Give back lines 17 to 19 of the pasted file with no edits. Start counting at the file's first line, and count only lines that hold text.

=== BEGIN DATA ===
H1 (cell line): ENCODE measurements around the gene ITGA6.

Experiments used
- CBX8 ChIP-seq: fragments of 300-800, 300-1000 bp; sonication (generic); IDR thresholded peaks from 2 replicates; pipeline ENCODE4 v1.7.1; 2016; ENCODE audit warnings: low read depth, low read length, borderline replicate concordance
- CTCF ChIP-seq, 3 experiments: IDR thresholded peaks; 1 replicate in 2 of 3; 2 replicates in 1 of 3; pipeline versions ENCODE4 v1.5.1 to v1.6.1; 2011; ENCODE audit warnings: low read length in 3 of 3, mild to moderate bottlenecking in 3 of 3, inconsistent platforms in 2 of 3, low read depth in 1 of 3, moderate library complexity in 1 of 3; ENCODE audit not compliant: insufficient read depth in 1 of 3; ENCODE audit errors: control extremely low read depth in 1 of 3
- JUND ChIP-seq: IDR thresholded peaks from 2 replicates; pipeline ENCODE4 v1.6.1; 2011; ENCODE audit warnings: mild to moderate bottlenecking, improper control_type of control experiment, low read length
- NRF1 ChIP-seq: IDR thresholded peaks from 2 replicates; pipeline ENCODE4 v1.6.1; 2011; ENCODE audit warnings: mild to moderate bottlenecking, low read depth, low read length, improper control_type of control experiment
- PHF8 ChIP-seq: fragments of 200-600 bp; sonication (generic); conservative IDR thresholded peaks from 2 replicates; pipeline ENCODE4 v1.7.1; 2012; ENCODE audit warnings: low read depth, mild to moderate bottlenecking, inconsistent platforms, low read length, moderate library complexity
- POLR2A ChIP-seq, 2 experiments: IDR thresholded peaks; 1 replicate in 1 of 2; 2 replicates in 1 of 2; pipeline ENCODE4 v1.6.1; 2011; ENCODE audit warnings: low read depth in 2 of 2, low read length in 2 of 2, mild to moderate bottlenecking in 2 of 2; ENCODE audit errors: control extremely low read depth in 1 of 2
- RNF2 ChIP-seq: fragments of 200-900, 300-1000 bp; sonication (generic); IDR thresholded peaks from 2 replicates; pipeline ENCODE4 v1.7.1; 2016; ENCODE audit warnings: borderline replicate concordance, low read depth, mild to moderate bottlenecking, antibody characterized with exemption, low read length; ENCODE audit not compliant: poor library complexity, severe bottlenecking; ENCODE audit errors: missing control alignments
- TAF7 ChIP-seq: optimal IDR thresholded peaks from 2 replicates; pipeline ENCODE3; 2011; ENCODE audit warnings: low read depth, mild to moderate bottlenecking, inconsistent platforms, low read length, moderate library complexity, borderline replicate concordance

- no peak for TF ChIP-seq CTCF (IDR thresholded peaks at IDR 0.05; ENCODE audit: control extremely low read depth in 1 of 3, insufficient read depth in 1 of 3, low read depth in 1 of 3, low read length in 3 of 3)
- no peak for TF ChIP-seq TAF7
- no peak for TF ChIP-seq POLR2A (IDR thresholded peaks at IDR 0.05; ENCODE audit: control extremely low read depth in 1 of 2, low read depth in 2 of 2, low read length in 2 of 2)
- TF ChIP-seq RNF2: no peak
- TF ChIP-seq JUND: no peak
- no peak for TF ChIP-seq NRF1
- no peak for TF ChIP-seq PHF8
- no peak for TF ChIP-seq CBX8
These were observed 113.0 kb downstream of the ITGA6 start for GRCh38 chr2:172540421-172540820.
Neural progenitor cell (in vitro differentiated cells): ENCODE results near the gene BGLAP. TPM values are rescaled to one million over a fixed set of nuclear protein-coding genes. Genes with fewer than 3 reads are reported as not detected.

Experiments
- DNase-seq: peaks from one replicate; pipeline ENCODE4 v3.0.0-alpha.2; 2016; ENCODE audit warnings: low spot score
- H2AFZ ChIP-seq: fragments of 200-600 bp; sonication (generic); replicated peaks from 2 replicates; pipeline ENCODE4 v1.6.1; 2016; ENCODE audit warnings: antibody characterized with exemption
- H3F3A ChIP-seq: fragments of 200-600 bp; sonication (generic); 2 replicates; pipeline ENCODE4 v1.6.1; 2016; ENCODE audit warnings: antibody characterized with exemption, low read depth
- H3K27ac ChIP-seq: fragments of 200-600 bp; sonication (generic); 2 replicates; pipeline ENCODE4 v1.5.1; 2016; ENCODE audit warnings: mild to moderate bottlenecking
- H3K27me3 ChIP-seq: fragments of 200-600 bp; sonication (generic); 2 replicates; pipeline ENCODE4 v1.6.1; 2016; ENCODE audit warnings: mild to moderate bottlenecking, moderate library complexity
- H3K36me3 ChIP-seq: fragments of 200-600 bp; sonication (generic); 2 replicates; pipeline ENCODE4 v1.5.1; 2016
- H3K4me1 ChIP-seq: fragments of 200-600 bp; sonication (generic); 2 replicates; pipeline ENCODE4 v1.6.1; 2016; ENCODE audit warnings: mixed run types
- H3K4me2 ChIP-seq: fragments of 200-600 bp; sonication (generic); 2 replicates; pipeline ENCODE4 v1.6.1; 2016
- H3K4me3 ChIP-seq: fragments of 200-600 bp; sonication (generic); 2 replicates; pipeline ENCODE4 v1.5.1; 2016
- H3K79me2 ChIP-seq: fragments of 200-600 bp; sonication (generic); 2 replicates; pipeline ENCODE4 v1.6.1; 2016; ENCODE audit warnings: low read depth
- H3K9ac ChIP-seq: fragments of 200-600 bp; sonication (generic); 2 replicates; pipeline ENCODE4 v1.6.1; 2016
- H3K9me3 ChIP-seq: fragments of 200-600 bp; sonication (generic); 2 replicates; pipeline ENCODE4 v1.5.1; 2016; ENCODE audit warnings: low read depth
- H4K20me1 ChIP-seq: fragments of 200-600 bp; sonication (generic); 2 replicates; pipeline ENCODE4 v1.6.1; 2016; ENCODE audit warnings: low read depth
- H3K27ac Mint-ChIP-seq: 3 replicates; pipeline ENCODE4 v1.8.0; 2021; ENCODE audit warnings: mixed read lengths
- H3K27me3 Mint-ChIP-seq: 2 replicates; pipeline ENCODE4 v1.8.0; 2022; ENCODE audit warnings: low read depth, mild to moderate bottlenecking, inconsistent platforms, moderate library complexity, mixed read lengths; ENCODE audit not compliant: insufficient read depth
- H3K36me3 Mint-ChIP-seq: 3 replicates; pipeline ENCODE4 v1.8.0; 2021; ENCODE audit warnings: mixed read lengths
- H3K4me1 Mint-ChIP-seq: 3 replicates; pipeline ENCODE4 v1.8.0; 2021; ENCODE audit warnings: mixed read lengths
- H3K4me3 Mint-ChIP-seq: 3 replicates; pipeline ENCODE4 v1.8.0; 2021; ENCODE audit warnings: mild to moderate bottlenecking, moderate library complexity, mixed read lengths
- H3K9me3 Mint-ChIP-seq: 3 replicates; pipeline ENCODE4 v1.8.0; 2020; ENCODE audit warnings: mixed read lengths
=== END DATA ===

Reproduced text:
- no peak for TF ChIP-seq PHF8
- no peak for TF ChIP-seq CBX8
These were observed 113.0 kb downstream of the ITGA6 start for GRCh38 chr2:172540421-172540820.